UNITED STATES COURT OF APPEALS
FOR THE DISTRICT OF COLUMBIA CIRCUIT
Argued December 11, 2006 Decided January 19, 2007
ORANNA BUMGARNER FELTER, ET AL.,
DIRK KEMPTHORNE, SECRETARY OF THE INTERIOR,ET AL.,
Appeal from the United States District Court
for the District of Columbia
Dennis G. Chappabitty argued the cause and filed the briefs for Appellant.
John E. Arbab, Attorney, U.S. Department of Justice, argued the cause for appellees. With him on the brief was David C. Shilton, Attorney.
Before: TATEL and KAVANAUGH, Circuit Judges, and WILLIAMS, Senior Circuit Judge.
Opinion for the Court filed by Circuit Judge TATEL.
TATEL, Circuit Judge: In 2002, appellants, former members of the Ute Indian Tribe and their descendants, filed a mult-count complaint alleging that in the 1950s and 1960s the federal government improperly terminated their status as federally recognized Indians and, in the process of partitioning tribal assets prior to termination, breached its fiduciary duty to them. The district court dismissed the complaint, finding that plaintiffs' claims were barred by the six-year statute of limitations for non-tort actions against the United States. Although we agree with the district court's reasoning, we nonetheless remaind the case for consideration of whether plaintiffs' claims have been saved by recently enacted legislation providing that the statute of limitations "shall not commence to run" on Indian claims of trust fund mismanagement until the United States has provided an accounting.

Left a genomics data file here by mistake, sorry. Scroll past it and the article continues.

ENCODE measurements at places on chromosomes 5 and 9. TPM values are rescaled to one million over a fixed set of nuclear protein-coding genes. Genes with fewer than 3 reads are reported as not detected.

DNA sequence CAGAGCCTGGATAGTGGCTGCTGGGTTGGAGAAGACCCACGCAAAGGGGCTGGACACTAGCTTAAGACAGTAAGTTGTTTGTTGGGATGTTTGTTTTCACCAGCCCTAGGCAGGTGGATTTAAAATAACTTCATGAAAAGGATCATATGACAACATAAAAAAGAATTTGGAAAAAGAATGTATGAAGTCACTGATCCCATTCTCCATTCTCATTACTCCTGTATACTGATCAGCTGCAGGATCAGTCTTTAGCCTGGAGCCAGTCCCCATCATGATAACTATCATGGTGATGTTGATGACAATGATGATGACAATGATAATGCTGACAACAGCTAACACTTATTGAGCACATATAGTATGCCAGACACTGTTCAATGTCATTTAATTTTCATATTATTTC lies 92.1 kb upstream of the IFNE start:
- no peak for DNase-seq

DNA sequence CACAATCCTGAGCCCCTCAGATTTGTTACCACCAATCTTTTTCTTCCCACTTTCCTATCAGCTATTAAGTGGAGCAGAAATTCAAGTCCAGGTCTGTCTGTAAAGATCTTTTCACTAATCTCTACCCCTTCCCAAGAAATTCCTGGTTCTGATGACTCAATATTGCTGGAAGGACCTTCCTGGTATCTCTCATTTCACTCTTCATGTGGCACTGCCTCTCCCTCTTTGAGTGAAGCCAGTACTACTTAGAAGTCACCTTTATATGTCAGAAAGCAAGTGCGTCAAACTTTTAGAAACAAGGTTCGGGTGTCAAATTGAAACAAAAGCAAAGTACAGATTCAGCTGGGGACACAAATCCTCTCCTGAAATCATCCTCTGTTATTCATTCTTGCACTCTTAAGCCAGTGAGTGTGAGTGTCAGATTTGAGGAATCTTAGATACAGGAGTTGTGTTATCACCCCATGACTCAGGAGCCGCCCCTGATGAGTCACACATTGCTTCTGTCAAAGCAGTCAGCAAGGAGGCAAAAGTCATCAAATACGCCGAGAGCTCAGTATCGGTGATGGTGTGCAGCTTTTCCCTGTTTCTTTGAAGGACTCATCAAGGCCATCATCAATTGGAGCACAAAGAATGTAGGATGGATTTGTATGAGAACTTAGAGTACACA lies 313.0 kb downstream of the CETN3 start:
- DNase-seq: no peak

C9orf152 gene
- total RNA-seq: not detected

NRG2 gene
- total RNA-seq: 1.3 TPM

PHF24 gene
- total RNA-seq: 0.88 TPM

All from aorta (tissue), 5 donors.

Because the district court dismissed plaintiffs' claims under Federal Rule of Civil Procedure 12(b), "we assume the facts alleged in plaintiffs' complaint are true." (rest of text omitted)
The government also argues that Felter has waived her P.L. 108-108 argument by failing to present it to the district court. But Felter did argue in the district court that section 2401(a) does not bar her claim, and she now contends that P.L. 108-108 supports that argument. Although we generally decline to consider arguments not raised in the district court, see District of Columbia v. Air Fla., Inc., 750 F.2d 1077, 1084 (D.C. Cir. 1984), we have been careful to distinguish between failure to make an argument and failure to cite relevant legal authority, particularly where, as here, the interpretation of a statute is at issue. As the Supreme Court has explained, courts have an “independent power to identify and apply the proper construction of governing law.” Kamen v. Kemper Fin. Servs., Inc., 500 U.S. 90, 99 (1991). As a result, in United States v. Rapone, 131 F.3d 188, 196-97 (D.C. Cir. 1997), we held that a defendant who had repeatedly demanded a jury trial but failed to cite the relevant statute granting him this right may raise the overlooked legal authority on appeal. “Ignoring relevant precedents discovered on appeal,” we explained, “could ‘occasion appellate affirmation of incorrect legal results.’” Id. at 197 (quoting Elder v. Holloway, 510 U.S. 510, 515 n.3 (1994)). Likewise, in Martini v. Fed. Nat’l Mortgage Ass’n, 178 F.3d 1336 (D.C. Cir. 1999),"we have a duty to conduct an 'independent examination' of the statute in question." Id. at 1345-46; see also New York v. EPA, 431 F.3d 801,802 (D.C. Cir. 2005) (Williams, J., concurring) (addressing similar issue with regard to applicable regulation parties failed to raise). Here the government seeks dismissal of Felter's action under 28 U.S.C. § 2401(a), but in order to interpret that statute correctly, it must be determined whether it has been modified by P.L. 108-108. Because the district court had no opportunity to consider that question, and because the parties have not fully briefed the issue here, we remand to the district court to determine whether P.L. 108-108 applies to any of Felter's clams.
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